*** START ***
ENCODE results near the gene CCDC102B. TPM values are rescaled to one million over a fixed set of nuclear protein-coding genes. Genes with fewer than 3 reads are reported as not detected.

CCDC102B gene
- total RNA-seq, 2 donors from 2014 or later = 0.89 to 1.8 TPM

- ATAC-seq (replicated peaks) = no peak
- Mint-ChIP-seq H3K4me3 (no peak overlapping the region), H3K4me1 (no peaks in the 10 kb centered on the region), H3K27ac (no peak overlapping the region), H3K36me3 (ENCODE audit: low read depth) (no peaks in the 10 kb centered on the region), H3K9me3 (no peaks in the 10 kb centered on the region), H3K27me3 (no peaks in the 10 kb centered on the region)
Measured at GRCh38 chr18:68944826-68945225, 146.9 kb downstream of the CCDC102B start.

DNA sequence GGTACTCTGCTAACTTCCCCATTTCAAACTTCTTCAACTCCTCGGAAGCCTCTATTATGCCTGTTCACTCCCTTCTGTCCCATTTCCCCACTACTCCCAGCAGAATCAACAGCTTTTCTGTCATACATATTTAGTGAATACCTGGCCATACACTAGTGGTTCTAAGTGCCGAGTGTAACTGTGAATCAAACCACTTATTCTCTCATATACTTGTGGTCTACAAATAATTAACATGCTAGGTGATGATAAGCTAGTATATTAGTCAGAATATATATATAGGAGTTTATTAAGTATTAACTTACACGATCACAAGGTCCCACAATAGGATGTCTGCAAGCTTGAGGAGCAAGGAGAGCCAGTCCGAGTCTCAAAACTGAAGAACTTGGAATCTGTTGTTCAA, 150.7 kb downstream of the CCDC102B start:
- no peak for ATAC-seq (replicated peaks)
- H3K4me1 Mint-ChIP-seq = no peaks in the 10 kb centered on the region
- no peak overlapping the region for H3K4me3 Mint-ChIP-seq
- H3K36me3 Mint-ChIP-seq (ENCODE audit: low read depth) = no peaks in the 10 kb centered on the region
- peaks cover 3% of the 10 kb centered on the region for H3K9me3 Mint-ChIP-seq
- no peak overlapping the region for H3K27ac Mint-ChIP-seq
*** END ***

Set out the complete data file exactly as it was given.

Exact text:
ENCODE results near the gene CCDC102B. TPM values are rescaled to one million over a fixed set of nuclear protein-coding genes. Genes with fewer than 3 reads are reported as not detected.

CCDC102B gene
- total RNA-seq, 2 donors from 2014 or later = 0.89 to 1.8 TPM

- ATAC-seq (replicated peaks) = no peak
- Mint-ChIP-seq H3K4me3 (no peak overlapping the region), H3K4me1 (no peaks in the 10 kb centered on the region), H3K27ac (no peak overlapping the region), H3K36me3 (ENCODE audit: low read depth) (no peaks in the 10 kb centered on the region), H3K9me3 (no peaks in the 10 kb centered on the region), H3K27me3 (no peaks in the 10 kb centered on the region)
Measured at GRCh38 chr18:68944826-68945225, 146.9 kb downstream of the CCDC102B start.

DNA sequence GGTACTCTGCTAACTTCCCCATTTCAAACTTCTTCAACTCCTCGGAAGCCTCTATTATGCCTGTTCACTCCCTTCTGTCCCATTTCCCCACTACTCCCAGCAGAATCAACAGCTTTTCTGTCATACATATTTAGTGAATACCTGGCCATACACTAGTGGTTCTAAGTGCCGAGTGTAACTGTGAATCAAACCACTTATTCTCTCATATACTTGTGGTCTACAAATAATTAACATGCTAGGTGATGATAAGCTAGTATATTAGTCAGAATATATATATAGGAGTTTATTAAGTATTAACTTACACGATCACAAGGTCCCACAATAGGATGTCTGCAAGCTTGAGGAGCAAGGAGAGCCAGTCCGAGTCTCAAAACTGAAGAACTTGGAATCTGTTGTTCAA, 150.7 kb downstream of the CCDC102B start:
- no peak for ATAC-seq (replicated peaks)
- H3K4me1 Mint-ChIP-seq = no peaks in the 10 kb centered on the region
- no peak overlapping the region for H3K4me3 Mint-ChIP-seq
- H3K36me3 Mint-ChIP-seq (ENCODE audit: low read depth) = no peaks in the 10 kb centered on the region
- peaks cover 3% of the 10 kb centered on the region for H3K9me3 Mint-ChIP-seq
- no peak overlapping the region for H3K27ac Mint-ChIP-seq